How Google indexes JavaScript sites

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SEO оптимизаця , javascript

1. Don’t cloak to Googlebot

  • Use „feature detection“ and „progressive enhancement“  techniques to make your content available to all users.

  • Avoid redirecting to an „unsupported browser“ page. Consider using a polyfill or other safe fallback where needed.

  • The features Googlebot currently doesn’t support include Service Workers, the Fetch API, Promises, and requestAnimationFrame.

2. Use the rel=canonical attribute: Use rel=canonical when serving content from multiple URLs is required. Further information about the canonical
attribute can be found here.

3. Avoid the AJAX-Crawling scheme on new sites. Consider migrating old sites that use this scheme
soon. Remember to remove „meta fragment“ tags when migrating. Don’t use
a „meta fragment“ tag if the „escaped fragment“ URL doesn’t serve fully
rendered content.

4. Avoid using „#“ in URLs (outside of „#!“): Googlebot rarely indexes URLs with „#“ in them. Use „normal“ URLs with path/filename/query-parameters instead, consider using the History API for navigation.

5. Check your web pages: Use Search Console’s Fetch and Render tool to test how Googlebot sees your pages. Note that this tool doesn’t support „#!“ or „#“ URLs.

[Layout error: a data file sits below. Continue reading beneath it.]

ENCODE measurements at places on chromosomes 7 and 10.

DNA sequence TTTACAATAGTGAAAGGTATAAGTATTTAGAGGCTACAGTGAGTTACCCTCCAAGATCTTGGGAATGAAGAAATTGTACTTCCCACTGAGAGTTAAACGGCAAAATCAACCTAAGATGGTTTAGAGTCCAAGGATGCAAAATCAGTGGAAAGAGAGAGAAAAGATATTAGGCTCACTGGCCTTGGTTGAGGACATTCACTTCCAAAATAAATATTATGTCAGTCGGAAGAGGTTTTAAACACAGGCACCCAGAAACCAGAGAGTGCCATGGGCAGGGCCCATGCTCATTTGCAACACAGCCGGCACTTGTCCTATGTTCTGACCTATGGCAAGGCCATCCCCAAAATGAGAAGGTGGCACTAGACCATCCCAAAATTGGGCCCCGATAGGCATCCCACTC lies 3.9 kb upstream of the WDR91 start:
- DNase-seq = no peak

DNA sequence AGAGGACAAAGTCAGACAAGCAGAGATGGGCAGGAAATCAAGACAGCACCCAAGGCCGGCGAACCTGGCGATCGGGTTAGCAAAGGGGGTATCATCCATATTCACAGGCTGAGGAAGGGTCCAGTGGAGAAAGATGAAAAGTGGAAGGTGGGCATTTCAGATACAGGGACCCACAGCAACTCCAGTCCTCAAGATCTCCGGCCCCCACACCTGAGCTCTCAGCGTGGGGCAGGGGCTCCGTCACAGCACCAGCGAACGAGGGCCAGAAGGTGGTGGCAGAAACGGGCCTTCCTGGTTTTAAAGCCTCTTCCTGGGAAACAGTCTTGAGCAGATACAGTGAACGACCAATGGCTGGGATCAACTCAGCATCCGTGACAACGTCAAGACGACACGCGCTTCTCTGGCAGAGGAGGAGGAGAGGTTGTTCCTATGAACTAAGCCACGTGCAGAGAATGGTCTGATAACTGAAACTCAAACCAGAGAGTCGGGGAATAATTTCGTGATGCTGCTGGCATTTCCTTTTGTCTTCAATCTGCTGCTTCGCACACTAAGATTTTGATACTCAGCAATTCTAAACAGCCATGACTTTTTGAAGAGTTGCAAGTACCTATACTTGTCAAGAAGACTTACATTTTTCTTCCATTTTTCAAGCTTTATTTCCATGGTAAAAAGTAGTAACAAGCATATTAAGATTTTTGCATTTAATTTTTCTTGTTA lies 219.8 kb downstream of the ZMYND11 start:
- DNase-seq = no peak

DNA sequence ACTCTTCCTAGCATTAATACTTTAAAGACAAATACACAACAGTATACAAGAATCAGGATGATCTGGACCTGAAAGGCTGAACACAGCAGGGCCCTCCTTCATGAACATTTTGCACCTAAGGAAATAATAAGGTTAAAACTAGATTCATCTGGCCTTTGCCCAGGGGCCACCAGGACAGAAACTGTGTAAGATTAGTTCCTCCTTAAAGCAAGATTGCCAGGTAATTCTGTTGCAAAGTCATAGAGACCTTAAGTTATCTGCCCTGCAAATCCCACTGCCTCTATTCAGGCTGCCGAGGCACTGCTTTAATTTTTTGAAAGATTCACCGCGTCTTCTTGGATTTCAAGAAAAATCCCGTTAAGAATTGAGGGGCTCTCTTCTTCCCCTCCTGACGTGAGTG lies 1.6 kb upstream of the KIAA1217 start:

6. Check your robots.txt file: Ensure that all required resources (including JavaScript files / frameworks, server responses, 3rd-party APIs, etc) aren’t blocked by robots.txt. The Fetch and Render tool will list blocked resources discovered. If resources are uncontrollably blocked by robots.txt (e.g., 3rd-party APIs) or otherwise temporarily unavailable, ensure that your client-side code fails gracefully.

7. Do not use too many embedded resources: Limit the number of embedded resources, in particular the number of JavaScript files and server responses required to render your page. A high number of required URLs can result in timeouts & rendering without these resources being available (e.g., some JavaScript files might not be loaded). Use reasonable HTTP caching directives.

8.Google supports JavaScript to some extent: Google supports the use of JavaScript to provide titles, description & robots meta tags, structured data, and other meta-data. When using AMP, the AMP HTML page must be static as required by the spec, but the associated web page can be built using JS/PWA techniques. Remember to use a sitemap file with correct „lastmod“ dates for signaling changes on your website.

9. Other: search engines might not support JavaScript at all: Finally, keep in mind that other search engines and web services accessing your content might not support JavaScript at all, or might support a different subset.

In general, critical web page content should not be hidden in JavaScript. Google might be able to index the JavaScript content to some extent, but you will still have difficulty with other search engines.